The state of Washington has passed a bill (SHB 2876) that could limit access to treatment for your pain and set dosage limits on opioid pain medications. This is a serious issue for all of those who live with chronic pain and their families/caregivers, as well as for society as a whole. Inadequate pain control results in more frequent doctor visits, increased work absences, lower productivity, higher rates of disability and an increased need for social programs such as food stamps. It can also cause depression, anxiety, cognitive impairment (difficulty thinking, reasoning, or remembering,) a compromised immune system, chronic stress, an impaired ability to perform everyday tasks such as dressing or housework, limited mobility, disturbed sleep and more. Continue reading Do You Live With Chronic Pain? Your Right to Adequate Treatment is Under Attack! »
Do you suffer from bipolar disorder or depression? Are you pregnant, or planning to get pregnant?
If so, and you’re taking an SSRI (Prozac, Paxil, Celexa, Zoloft, Sarafem, Lexapro, Luvox) or SNRI (Cymbalta, Effexor, Pristiq) type antidepressant medication, or a combination of two different types of antidepressants, you may want to talk to your doctor about other options during your pregnancy. A new study published in the Canadian Medical Association Journal reports that taking these medications during pregnancy increases the chances of spontaneous abortion (miscarriage) by MORE than two-thirds (68%.)
Withdrawal from these medications is extremely dangerous, and should never be attempted without the supervision of a qualified specialist with experience in handling “Antidepressant Discontinuation Syndrome.” The symptoms of withdrawal can be more severe than the original symptoms, even when doses are only reduced, rather than stopped entirely.
Canadian Medical Association Journal, abstract: http://www.cmaj.ca/cgi/content/abstract/cmaj.091208v1
Baker, S.L. (2010). “Antidepressants during pregnancy cause alarming 68 percent increased risk of miscarriage” (retrieved June 7, 2010). http://www.naturalnews.com/028943_antidepressants_miscarriage.html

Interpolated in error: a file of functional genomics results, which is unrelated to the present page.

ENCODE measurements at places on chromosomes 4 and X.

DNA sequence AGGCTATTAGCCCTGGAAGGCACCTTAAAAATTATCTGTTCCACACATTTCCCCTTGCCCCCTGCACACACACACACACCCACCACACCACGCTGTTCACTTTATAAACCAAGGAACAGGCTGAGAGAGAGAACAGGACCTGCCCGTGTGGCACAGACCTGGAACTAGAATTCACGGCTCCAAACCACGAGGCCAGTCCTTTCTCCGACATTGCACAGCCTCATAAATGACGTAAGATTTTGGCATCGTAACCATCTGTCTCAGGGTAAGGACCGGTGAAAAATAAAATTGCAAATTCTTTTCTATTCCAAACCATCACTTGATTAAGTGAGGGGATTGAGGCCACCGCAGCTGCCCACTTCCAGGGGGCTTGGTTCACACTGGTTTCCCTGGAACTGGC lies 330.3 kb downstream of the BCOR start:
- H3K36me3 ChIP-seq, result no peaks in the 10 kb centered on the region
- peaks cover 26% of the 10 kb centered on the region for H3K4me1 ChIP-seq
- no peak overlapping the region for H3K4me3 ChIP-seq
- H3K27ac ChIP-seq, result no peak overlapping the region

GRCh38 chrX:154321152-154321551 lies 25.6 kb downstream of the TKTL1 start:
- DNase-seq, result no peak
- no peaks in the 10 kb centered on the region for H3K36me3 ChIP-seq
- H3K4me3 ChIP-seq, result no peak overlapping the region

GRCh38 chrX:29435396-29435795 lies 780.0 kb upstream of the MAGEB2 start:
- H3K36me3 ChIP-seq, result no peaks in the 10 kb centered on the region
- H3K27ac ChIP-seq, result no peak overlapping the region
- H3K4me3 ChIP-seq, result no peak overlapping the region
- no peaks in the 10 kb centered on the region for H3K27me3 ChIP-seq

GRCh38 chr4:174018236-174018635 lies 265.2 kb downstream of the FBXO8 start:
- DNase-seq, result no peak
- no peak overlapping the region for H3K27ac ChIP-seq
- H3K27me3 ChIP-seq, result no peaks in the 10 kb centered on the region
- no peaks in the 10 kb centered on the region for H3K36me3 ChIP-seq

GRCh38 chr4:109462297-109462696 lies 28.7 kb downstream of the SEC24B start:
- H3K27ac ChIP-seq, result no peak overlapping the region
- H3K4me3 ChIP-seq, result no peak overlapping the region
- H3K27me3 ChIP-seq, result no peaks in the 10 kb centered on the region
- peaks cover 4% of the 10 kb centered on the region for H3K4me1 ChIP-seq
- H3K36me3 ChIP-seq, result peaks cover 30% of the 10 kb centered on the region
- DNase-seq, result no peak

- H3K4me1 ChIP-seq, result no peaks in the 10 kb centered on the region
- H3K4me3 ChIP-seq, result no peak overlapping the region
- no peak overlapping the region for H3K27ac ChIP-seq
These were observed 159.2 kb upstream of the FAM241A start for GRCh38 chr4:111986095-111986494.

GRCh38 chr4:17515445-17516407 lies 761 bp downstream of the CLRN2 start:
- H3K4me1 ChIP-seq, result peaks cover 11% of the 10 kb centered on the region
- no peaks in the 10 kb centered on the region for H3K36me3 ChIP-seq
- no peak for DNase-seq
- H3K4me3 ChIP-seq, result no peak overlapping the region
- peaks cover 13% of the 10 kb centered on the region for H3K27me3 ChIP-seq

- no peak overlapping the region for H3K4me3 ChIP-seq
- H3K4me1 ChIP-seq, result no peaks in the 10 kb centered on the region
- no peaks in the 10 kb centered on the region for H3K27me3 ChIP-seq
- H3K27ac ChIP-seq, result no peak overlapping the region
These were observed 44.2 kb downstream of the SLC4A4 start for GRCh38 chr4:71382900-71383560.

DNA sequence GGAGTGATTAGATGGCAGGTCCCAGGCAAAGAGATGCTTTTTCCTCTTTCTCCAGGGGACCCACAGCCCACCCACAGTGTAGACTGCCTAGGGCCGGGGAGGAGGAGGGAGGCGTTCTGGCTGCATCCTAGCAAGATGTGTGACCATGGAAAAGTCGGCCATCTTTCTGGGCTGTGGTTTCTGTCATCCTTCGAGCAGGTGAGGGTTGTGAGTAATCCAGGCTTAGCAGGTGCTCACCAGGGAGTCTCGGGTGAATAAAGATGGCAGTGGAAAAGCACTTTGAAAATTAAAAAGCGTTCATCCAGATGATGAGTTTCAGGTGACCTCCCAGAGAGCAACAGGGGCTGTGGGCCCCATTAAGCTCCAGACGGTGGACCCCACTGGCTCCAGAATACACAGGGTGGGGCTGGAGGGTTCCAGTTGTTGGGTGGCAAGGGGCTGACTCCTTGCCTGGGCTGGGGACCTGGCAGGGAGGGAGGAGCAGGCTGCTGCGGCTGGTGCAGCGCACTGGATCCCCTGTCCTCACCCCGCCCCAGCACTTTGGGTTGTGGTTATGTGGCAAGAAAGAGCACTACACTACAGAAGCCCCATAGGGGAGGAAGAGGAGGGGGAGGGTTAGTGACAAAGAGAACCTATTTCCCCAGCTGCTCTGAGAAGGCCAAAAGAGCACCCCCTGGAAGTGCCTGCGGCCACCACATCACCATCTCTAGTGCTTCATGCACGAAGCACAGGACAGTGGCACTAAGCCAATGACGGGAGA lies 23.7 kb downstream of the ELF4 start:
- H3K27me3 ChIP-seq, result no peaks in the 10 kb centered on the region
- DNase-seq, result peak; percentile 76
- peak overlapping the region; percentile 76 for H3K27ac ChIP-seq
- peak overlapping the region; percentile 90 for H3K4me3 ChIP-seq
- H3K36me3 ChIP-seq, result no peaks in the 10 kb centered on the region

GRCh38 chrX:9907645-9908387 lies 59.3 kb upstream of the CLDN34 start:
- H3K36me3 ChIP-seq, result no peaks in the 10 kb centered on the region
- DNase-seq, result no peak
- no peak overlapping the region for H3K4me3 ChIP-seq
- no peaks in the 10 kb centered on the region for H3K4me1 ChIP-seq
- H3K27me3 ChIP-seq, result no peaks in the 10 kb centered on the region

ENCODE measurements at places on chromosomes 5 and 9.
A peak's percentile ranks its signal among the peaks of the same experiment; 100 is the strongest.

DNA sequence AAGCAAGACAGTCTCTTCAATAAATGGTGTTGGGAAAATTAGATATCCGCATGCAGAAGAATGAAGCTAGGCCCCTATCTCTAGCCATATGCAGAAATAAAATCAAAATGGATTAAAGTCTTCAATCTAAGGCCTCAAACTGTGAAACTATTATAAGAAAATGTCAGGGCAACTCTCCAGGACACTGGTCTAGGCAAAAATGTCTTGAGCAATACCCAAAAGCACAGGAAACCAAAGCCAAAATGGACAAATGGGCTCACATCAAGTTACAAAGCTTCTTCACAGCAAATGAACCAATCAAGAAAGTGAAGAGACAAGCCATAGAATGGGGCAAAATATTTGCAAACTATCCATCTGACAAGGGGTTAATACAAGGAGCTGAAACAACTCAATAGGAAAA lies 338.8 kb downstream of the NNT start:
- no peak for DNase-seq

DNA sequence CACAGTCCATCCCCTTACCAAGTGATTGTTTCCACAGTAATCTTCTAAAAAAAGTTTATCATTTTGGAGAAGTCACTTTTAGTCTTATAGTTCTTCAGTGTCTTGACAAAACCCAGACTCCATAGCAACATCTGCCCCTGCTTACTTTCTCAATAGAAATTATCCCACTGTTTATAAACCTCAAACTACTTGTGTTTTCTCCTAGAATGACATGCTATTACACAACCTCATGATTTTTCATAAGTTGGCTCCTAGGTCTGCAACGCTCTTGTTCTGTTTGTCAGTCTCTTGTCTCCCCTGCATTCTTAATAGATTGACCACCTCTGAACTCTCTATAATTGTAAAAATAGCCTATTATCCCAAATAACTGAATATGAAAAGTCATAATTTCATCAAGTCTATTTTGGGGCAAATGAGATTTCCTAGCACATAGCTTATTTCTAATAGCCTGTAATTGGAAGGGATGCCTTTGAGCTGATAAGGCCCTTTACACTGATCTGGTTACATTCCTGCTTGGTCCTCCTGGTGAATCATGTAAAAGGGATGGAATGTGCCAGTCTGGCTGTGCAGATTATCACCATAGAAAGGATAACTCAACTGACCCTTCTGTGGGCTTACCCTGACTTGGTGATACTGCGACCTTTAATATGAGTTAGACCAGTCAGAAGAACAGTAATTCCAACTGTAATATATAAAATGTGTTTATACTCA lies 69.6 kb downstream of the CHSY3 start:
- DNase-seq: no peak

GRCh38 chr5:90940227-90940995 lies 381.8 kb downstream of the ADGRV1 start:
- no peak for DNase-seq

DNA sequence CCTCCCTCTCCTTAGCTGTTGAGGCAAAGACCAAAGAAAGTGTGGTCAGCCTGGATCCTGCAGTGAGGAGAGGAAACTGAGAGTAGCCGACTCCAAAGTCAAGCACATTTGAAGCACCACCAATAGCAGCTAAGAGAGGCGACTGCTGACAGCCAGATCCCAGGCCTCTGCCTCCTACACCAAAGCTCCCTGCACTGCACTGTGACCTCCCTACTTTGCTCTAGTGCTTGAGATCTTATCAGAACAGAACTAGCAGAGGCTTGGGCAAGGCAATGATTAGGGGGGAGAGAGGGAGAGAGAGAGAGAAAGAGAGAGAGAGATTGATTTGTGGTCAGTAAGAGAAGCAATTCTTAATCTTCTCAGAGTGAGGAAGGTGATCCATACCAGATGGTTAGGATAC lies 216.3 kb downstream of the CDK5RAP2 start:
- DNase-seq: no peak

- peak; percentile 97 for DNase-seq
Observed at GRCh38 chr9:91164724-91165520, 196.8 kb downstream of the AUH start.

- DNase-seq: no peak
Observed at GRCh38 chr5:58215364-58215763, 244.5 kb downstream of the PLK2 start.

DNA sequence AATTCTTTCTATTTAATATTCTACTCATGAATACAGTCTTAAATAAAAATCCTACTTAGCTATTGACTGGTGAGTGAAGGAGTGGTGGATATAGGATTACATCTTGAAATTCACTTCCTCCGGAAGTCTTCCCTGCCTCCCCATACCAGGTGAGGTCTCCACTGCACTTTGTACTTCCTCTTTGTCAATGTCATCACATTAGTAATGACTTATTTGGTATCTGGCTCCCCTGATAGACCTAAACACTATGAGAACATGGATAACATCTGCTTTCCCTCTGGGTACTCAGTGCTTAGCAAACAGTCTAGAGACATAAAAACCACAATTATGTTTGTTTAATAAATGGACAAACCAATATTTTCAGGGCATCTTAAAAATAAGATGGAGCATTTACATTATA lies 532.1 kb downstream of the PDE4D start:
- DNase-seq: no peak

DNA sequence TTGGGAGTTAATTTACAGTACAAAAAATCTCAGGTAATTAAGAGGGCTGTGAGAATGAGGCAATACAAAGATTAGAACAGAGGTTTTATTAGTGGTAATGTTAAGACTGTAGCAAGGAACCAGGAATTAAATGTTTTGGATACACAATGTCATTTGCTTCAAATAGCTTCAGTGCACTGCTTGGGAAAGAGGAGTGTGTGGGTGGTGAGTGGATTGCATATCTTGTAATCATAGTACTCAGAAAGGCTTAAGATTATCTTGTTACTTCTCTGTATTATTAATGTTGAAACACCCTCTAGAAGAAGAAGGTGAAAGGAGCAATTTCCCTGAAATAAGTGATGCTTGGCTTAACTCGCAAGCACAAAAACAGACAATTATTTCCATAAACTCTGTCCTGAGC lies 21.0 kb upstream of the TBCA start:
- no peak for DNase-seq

We’ve all been there – many of us deal with it every day . . . the well-meaning friend or family member who comes running every time there’s a new pill or treatment available for our chronic illness. We know they just want to “help” us get better, but it’s crazy-making to constantly be bombarded with new things to try. It’s especially bad when we try the wonderful new treatment, and it DOESN’T WORK! Then we get to deal with their disappointment and questions about, “Are you sure you’re doing it right?” or “Did the doctor give you a strong enough dosage?”
Healthy people mostly only have experience with things like colds, flu, and infections; with maybe a few injuries thrown in. For simple stuff like this, it’s easy — take a few pills for the symptoms of the cold or flu, and in a week or so, it’s gone; take an antibiotic for about 10 days, and the infection is CURED. Injuries involve some down time for healing, and maybe a little physical therapy, and everything is back to normal. Because this is all the experience they have with illness, they assume that ALL illness is like that.
I call it “the antibiotic theory of chronic illness.” Continue reading Are Well-Meaning Friends/Family Driving You Crazy? »
Living with chronic illnesses affects us in so many ways that it’s really impossible to even list them all. Each of us lives within our own little universe of illnesses, symptoms, and needs. The one thing that is the same for every one of us; no matter which diseases, syndromes, or disorders we have; is the need for medical treatment in some form.
Because we frequently have multiple illnesses which affect different parts of our bodies, we may need to see an array of specialists on a regular basis. This quite often causes major complications in our treatment, since many doctors try to treat in a vacuum, ignoring the effect of their medications and recommended procedures on any disorder that is not part of their specialty. Continue reading Managing Your Healthcare Team, Part I »